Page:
One Retailer Thrives by Selling the Right Things in the Right Places


Source: Five Below

Retailing is a difficult industry, and it takes more than great shopping experiences and low prices to survive and thrive. As a specialty value retailer targeting teen and preteen customers, Five Below  has learned from retail giants like Costco Wholesale and Wal-Mart Stores , working on its merchandising and store expansion strategies to its advantage.

Merchandising strategy
Five Below is a retailer caught in a classic catch-22 situation. On one hand, it must adopt the cost competitiveness of dollar stores, as it sells merchandise priced at $5 or below to younger customers with lower purchasing power. On the other hand, Five Below has to fulfill expectations of being a specialty teen retailer by offering high-quality and trend-right products. Despite the challenges, it has managed to successfully blend together elements of both low-cost and differentiation strategies.

With respect to cost efficiency, Five Below minimizes the number of SKUs (stock keeping units) to drive profitability. Its stores stock an average of about 4,000 SKUs across various product categories. This is similar to the merchandising strategy of Costco, the pioneer of the warehouse-club concept, which carries about 3,700 SKUs per warehouse.


As a result of this 'shallow' merchandising strategy (limited number of SKUs per product category), both Five Below and Costco sport healthy inventory turnover ratios. While Five Below's 2013 inventory turnover of 5.4 times is lower than that of Costco (12.3 times), it is sufficiently decent for a specialty retailer.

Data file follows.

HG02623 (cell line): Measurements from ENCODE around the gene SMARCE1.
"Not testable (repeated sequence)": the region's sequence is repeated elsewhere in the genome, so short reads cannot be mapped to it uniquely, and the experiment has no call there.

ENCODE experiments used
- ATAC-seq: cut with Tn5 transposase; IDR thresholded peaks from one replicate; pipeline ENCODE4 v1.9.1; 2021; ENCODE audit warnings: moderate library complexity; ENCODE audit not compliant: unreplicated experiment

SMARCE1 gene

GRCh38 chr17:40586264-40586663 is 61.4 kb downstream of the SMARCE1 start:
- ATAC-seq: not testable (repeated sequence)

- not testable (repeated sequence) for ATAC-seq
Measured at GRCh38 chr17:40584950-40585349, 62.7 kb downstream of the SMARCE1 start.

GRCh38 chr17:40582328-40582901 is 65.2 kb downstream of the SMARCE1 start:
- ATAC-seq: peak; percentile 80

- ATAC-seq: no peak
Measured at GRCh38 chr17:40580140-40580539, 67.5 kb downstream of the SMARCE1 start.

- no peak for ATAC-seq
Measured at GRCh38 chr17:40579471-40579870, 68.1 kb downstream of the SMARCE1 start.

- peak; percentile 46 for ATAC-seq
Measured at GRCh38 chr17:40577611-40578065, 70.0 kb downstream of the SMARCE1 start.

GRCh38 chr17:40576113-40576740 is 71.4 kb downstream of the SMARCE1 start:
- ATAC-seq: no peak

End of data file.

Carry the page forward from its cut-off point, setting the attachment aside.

In addition to reducing inventory-holding costs, stocking fewer SKUs allows Five Below to adopt an opportunistic buying strategy, which is a critical factor in the purchasing of in-trend merchandise. Five Below makes sure that it offers its teen customers the 'hottest' products on the market by quickly clearing dated items off its shelves and replacing them with new, trending ones. This is validated by the fact that Five Below sends new merchandise to its stores regularly -- between two and four times a week.


Source: Five Below

Unique products are also a key crowd puller. While Costco depends heavily on private-label products to build up its brand equity, Five Below relies on licensed merchandise from Star Wars, Hello Kitty, and Transformers to keep its customers loyal. In this way, Five Below leverages on the branding power of these well-known characters and icons. 

Store clustering strategy
Due to the localized nature of retail, there are limited advantages to owning a national footprint. Despite this, many retailers have been led astray by their ambition to transform themselves from a small-town monopolist to a national player. Five Below is one notable exception. While it runs about 300 stores in the U.S., the stores are concentrated in 19 states in the Eastern half of the U.S. rather than dispersed across the country.